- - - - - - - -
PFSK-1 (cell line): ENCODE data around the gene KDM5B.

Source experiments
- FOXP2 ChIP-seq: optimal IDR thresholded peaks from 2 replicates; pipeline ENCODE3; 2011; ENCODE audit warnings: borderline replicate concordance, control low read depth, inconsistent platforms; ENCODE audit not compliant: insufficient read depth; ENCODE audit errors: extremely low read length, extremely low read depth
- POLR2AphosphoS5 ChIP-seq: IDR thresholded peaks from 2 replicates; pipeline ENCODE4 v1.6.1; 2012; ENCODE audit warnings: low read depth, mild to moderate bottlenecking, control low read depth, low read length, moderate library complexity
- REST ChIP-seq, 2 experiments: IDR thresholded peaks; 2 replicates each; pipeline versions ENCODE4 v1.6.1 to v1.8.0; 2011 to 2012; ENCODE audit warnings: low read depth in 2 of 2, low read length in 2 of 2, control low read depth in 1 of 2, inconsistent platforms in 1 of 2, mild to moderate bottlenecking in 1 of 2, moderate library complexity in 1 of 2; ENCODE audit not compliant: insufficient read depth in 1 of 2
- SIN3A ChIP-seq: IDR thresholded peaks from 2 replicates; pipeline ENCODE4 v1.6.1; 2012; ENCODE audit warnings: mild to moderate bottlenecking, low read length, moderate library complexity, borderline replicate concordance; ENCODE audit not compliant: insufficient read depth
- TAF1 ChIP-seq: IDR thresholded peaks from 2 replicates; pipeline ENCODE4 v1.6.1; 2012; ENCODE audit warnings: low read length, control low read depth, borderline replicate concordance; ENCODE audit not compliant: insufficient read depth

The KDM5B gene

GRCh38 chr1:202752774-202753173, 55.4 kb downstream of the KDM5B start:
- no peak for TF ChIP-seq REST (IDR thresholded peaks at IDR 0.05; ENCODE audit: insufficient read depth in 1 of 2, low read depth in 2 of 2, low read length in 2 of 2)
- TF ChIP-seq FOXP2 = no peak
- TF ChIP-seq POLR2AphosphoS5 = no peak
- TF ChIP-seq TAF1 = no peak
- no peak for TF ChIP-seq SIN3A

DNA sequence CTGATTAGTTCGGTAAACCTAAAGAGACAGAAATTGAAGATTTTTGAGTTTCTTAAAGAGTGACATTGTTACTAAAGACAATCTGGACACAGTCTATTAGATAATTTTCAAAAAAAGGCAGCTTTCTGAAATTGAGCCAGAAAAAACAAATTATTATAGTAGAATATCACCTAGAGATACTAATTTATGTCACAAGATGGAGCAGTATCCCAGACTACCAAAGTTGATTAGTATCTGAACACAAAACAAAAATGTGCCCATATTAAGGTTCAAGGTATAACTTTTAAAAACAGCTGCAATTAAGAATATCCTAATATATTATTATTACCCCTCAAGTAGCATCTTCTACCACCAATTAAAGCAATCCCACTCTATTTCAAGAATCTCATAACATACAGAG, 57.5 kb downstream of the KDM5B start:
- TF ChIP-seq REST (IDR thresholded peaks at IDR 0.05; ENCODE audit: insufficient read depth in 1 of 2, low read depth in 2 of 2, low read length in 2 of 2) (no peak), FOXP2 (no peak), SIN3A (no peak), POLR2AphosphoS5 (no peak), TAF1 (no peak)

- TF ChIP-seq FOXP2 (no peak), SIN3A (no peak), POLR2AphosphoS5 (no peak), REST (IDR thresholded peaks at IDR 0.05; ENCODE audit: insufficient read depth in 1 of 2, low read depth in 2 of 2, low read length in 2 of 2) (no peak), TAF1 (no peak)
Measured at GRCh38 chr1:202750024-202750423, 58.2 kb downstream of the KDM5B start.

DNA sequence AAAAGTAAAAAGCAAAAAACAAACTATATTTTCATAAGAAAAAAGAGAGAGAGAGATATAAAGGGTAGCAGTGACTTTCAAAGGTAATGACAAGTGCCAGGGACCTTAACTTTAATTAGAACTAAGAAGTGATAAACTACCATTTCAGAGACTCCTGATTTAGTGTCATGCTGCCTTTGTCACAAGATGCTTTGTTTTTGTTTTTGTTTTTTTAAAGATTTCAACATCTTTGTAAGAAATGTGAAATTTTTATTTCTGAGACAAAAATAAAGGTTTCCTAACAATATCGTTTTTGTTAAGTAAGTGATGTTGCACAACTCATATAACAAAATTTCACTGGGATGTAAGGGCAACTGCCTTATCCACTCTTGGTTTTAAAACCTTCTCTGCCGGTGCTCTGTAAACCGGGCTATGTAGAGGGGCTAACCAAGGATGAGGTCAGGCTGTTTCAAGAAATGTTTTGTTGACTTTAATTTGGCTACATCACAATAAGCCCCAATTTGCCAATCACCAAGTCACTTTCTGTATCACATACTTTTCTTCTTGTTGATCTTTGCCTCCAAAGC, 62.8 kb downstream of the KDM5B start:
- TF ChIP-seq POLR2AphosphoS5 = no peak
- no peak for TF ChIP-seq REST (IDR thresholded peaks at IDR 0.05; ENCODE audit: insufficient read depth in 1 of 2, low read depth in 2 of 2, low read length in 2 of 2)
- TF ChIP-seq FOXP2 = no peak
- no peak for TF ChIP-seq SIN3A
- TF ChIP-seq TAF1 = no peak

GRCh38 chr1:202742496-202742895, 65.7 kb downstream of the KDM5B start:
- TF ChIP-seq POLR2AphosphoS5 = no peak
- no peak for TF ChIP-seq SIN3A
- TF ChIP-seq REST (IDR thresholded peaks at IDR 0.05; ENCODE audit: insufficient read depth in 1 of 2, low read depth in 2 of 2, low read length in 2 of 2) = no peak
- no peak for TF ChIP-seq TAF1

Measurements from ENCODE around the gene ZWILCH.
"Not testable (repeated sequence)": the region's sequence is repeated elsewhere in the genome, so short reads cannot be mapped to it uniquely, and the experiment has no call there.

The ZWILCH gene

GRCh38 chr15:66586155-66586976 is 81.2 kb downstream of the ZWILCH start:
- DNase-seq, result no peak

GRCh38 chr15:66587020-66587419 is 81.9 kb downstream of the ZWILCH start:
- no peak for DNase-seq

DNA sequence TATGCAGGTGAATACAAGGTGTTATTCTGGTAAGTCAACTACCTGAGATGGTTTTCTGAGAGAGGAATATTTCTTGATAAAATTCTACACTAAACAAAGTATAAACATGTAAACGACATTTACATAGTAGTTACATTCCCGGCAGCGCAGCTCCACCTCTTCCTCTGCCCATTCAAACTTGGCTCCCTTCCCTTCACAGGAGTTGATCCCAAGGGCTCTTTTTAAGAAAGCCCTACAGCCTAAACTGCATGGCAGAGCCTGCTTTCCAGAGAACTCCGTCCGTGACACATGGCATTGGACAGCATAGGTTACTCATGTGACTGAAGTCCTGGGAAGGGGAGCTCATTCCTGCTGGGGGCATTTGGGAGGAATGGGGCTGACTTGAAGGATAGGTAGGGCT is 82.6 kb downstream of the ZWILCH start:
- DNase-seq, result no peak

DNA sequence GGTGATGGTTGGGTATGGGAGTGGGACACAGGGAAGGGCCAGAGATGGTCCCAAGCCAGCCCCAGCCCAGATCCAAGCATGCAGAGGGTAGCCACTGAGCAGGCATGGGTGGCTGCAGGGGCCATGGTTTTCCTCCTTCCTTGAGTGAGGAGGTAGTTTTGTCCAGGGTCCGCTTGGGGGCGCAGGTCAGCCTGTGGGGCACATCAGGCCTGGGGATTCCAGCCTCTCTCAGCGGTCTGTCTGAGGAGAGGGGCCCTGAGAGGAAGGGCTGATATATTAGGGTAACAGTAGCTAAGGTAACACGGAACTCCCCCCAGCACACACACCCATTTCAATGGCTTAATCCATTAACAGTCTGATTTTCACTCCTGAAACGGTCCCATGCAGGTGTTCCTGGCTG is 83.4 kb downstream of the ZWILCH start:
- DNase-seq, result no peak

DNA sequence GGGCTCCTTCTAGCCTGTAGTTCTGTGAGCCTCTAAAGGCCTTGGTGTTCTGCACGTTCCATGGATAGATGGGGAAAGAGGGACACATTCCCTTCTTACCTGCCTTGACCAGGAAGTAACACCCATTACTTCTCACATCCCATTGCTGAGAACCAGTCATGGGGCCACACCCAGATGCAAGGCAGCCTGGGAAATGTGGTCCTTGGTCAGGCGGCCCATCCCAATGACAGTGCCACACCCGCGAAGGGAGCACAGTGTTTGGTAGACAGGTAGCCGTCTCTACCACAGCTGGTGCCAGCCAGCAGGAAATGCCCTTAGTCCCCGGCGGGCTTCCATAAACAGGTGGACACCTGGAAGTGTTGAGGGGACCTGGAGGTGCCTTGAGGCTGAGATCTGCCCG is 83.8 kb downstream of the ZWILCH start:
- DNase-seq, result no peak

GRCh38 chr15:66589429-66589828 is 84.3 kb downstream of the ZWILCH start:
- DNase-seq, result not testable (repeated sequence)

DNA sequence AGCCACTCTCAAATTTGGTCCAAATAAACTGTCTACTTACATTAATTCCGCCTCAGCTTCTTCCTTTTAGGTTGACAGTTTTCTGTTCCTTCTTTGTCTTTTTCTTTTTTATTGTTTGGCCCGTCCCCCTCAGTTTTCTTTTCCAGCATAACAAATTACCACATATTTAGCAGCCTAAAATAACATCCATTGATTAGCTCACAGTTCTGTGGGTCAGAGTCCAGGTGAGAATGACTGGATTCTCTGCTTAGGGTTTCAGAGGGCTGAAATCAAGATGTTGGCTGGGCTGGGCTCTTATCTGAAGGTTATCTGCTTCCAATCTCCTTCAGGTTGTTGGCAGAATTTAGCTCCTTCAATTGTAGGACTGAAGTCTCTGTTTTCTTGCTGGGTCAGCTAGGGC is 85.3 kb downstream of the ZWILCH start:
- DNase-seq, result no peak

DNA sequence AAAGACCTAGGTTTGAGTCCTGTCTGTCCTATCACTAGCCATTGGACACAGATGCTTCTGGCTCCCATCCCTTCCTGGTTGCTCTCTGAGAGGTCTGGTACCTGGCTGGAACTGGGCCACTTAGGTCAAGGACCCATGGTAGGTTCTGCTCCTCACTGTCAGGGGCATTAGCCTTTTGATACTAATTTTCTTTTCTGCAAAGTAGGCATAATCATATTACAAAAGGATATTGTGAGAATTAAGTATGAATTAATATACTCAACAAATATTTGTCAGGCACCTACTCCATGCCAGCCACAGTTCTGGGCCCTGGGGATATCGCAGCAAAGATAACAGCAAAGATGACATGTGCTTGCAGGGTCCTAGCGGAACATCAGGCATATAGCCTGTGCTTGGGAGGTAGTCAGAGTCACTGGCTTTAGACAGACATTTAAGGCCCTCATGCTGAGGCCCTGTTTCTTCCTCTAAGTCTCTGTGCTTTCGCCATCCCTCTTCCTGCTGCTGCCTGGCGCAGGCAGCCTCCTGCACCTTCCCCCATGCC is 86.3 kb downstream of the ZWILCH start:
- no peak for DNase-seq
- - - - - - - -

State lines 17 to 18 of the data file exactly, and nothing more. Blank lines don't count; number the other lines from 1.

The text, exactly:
- TF ChIP-seq FOXP2 (no peak), SIN3A (no peak), POLR2AphosphoS5 (no peak), REST (IDR thresholded peaks at IDR 0.05; ENCODE audit: insufficient read depth in 1 of 2, low read depth in 2 of 2, low read length in 2 of 2) (no peak), TAF1 (no peak)
Measured at GRCh38 chr1:202750024-202750423, 58.2 kb downstream of the KDM5B start.